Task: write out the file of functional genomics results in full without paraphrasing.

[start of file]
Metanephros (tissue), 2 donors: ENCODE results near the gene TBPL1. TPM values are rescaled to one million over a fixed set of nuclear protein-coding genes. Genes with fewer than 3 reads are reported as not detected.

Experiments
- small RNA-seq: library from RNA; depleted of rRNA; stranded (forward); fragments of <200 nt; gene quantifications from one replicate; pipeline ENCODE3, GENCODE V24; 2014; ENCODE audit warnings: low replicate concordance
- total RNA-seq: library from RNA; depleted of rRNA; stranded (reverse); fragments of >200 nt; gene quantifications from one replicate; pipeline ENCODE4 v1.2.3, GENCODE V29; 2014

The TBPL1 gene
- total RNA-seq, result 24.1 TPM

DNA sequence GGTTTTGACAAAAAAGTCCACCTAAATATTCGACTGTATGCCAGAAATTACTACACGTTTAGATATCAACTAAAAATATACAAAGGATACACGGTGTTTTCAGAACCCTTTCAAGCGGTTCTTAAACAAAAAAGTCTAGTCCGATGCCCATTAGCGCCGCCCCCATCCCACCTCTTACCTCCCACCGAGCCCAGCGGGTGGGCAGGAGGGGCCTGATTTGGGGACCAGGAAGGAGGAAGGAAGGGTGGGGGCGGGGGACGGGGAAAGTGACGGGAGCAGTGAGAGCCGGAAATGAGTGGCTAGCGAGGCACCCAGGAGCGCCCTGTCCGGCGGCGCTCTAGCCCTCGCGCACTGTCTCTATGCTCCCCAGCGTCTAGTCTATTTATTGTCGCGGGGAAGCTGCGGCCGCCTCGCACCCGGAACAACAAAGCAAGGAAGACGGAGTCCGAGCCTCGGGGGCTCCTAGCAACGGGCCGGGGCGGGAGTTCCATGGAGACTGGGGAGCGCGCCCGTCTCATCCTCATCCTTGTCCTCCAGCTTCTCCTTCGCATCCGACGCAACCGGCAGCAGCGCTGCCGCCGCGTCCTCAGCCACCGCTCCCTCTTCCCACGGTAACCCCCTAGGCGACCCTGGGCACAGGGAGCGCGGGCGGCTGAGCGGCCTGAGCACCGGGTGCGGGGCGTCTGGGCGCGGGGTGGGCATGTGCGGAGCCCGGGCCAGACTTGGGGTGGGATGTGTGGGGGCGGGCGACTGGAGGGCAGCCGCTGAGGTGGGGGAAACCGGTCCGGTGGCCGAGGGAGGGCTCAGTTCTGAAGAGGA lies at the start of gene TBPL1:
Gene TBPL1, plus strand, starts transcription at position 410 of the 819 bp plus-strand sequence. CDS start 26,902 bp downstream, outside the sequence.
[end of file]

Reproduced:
Metanephros (tissue), 2 donors: ENCODE results near the gene TBPL1. TPM values are rescaled to one million over a fixed set of nuclear protein-coding genes. Genes with fewer than 3 reads are reported as not detected.

Experiments
- small RNA-seq: library from RNA; depleted of rRNA; stranded (forward); fragments of <200 nt; gene quantifications from one replicate; pipeline ENCODE3, GENCODE V24; 2014; ENCODE audit warnings: low replicate concordance
- total RNA-seq: library from RNA; depleted of rRNA; stranded (reverse); fragments of >200 nt; gene quantifications from one replicate; pipeline ENCODE4 v1.2.3, GENCODE V29; 2014

The TBPL1 gene
- total RNA-seq, result 24.1 TPM

DNA sequence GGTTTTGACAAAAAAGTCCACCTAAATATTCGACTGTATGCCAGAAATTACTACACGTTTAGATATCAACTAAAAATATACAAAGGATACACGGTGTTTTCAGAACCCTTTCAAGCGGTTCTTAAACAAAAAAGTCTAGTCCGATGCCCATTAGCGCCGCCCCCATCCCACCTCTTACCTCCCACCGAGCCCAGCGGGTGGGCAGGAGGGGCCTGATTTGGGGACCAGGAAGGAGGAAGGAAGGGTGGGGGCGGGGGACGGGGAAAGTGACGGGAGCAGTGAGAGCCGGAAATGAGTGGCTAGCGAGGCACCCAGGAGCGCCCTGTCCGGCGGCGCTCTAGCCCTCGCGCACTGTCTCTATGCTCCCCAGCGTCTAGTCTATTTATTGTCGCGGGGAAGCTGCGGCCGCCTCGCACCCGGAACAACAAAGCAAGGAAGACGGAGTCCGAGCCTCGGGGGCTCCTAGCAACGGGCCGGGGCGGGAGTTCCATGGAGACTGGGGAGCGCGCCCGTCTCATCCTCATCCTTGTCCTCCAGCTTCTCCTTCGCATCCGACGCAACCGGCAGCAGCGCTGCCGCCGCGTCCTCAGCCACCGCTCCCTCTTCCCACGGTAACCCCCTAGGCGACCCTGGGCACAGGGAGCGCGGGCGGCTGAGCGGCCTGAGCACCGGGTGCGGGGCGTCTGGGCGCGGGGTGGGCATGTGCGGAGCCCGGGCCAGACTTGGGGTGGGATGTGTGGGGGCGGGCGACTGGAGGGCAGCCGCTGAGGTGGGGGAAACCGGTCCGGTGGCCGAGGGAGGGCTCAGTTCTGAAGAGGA lies at the start of gene TBPL1:
Gene TBPL1, plus strand, starts transcription at position 410 of the 819 bp plus-strand sequence. CDS start 26,902 bp downstream, outside the sequence.